Hundreds of Muslims, expected to march in central Cape Town on Thursday to protest against cartoons caricaturing the prophet Muhammad, would have to abide by strict conditions or face possible arrest, the City of Cape Town said.
The conditions were set in terms of a permit granted to the Muslim Judicial Council (MJC) to march, stipulating regulations of the Gatherings Act 203 of 1993.
The caricatures, which were first published on the Danish Jyllands-Posten website and then reprinted in a number of European newspapers, have resulted in a major uproar in the Middle East, violent and sometimes deadly protests in several countries and a boycott of Danish goods.
Wilfred Solomons, of Cape Town’s disaster risk-management centre, said all participants in the march would have to remain unarmed and unmasked.
They were not allowed to incite any member of the public; were to refrain from arguing with people not participating in the march; and not utter hate speech.
“If the marchers burn the Danish flag or any other flag, it will constitute an unlawful act in terms of the statutory legislation, and offenders could be prosecuted in terms of the Criminal Procedures Act 51 of 1977,” said Solomons.
In terms of the permit, marchers would have to disperse by 2pm, after handing over a memorandum to a Danish government official in front of the City Hall.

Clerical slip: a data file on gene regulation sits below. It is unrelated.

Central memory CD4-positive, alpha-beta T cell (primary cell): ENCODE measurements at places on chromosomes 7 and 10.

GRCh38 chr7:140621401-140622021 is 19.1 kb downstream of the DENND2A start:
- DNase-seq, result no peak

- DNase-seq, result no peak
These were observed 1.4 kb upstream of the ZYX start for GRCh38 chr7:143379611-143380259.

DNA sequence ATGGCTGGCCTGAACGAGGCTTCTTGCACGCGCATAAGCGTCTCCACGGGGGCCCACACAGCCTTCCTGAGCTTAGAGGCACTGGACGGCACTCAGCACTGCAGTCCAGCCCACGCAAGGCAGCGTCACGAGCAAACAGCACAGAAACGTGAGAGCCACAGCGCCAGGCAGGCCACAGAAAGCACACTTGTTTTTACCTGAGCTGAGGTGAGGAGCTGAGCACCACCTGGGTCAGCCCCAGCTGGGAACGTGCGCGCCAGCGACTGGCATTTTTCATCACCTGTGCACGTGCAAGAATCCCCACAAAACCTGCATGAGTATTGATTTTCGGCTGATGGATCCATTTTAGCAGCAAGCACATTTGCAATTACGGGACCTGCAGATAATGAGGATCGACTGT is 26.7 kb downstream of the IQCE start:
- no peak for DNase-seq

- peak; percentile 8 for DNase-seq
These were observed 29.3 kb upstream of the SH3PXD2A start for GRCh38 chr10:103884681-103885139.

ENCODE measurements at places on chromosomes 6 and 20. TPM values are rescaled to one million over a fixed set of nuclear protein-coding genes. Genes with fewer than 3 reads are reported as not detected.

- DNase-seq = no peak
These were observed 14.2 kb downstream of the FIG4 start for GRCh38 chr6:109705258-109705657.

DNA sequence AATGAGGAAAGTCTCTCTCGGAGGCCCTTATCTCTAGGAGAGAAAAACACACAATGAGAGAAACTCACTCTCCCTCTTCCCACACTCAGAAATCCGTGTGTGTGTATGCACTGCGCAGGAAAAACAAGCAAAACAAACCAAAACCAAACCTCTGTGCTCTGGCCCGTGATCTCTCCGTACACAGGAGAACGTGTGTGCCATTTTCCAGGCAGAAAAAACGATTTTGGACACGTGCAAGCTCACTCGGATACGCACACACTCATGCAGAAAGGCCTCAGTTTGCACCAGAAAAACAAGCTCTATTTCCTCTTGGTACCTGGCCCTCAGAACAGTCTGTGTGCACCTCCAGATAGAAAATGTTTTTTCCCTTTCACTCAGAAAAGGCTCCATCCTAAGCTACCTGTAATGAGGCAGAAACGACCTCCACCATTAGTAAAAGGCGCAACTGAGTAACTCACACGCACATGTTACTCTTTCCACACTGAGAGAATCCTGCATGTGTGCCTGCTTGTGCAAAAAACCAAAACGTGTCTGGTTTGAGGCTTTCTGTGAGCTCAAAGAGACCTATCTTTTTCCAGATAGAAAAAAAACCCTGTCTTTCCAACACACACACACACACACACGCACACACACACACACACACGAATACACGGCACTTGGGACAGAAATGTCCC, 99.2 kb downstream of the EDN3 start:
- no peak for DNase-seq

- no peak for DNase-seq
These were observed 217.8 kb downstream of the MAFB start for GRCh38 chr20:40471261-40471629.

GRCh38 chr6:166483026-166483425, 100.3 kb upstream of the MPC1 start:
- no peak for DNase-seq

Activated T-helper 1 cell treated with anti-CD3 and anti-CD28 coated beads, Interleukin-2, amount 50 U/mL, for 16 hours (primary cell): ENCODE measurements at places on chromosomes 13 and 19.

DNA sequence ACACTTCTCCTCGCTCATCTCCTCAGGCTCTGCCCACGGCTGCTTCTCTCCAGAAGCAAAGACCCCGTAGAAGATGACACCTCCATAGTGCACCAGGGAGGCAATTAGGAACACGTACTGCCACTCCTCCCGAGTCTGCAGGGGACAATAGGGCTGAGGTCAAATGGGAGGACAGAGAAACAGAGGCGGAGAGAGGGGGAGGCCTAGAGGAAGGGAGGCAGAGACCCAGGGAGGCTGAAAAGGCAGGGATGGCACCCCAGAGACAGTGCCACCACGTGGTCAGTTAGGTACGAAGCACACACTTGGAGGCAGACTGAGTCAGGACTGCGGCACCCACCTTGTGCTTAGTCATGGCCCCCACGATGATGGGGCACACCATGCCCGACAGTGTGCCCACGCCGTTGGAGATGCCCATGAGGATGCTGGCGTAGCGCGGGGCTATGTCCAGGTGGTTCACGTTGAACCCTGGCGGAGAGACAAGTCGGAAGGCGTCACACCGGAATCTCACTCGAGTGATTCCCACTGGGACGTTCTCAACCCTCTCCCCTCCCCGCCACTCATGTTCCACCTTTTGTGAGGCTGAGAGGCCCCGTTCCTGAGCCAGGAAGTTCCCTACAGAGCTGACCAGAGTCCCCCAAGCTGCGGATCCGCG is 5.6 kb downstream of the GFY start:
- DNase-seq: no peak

On Wednesday, the MJC leadership met Danish ambassador Torben Brylle to discuss the worldwide furore caused by a Danish newspaper initially publishing the offensive cartoons, which were then reprinted elsewhere.
After this meeting, MJC president Sheikh Ebrahim Gabriels said Thursday’s march would be peaceful and not mimic similar protests internationally that have been marred by violence.
Cape Town marchers start gathering in Keizergracht Street, old District 6, before taking a circuitous route to the City Hall.
Anther march is planned for Pretoria on Friday.
The South African Cabinet has also entered the debate about the portrayal of the prophet Muhammad in cartoon form.
At a post-Cabinet briefing on Wednesday, government spokesperson Joel Netshitenzhe said the meeting of ministers noted developments — within South Africa and abroad — with regards to the “controversy surrounding the cartoon portrayal”.
Netshitenzhe said the government “acknowledges the hurt that this act has caused among Muslims in our country and across the globe, and we appreciate the fact that on the whole, South Africans affected by this development have sought to find one another in a spirit of mutual respect”.
South Africa upholds the principle of freedom of speech. “However, we do appreciate that our Constitution enjoins us in exercising this right to respect the sensitivities of individuals and communities and to eschew actions that may be interpreted as hate speech.”
Asked if newspapers should be allowed to publish such a cartoon, Netshitenzhe said this should be the responsibility of those who take such decisions, but on the proviso that this be done in terms of the Constitution and laws of South Africa.
The government is set to beef up security at Danish missions around the country, Business Day reported on Thursday.
The South African National Editors’ Forum (Sanef) reacted to the cartoon controversy in a statement on Thursday.